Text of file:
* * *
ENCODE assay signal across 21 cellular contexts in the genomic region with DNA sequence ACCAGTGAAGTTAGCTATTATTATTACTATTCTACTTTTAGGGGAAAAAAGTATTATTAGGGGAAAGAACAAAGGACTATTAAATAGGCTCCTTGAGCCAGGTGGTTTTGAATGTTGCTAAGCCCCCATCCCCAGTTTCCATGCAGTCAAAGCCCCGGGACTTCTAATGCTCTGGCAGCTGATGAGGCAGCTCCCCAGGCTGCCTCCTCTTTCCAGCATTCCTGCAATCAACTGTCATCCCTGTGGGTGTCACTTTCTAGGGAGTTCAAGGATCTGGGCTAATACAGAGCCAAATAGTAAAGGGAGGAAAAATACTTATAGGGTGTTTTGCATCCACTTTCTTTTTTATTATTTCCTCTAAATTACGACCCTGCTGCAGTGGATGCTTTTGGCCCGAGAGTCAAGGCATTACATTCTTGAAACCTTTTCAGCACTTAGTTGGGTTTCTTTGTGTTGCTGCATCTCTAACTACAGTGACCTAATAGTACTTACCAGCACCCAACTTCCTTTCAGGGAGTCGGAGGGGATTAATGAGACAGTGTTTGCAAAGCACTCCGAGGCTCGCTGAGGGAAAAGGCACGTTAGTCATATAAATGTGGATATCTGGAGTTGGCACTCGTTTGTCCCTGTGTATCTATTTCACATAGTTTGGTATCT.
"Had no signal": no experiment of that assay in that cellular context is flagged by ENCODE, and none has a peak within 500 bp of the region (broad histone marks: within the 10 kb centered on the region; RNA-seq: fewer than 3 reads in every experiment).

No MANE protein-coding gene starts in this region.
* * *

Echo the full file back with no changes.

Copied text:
ENCODE assay signal across 21 cellular contexts in the genomic region with DNA sequence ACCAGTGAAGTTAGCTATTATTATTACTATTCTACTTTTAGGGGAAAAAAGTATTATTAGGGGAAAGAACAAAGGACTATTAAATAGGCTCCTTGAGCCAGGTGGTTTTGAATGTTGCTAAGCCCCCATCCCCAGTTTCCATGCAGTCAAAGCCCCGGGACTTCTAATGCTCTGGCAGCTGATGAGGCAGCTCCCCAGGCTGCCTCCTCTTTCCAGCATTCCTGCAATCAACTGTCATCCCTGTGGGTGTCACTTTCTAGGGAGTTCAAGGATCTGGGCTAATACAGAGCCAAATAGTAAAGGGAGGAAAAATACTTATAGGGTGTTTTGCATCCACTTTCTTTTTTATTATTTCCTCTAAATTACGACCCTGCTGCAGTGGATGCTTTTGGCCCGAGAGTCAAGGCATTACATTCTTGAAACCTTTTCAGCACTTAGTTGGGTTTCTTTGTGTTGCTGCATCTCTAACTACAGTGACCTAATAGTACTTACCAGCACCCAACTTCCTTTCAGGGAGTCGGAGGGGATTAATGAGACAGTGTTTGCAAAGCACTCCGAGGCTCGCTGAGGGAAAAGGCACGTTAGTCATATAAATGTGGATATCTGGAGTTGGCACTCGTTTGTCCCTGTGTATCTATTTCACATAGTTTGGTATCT.
"Had no signal": no experiment of that assay in that cellular context is flagged by ENCODE, and none has a peak within 500 bp of the region (broad histone marks: within the 10 kb centered on the region; RNA-seq: fewer than 3 reads in every experiment).

No MANE protein-coding gene starts in this region.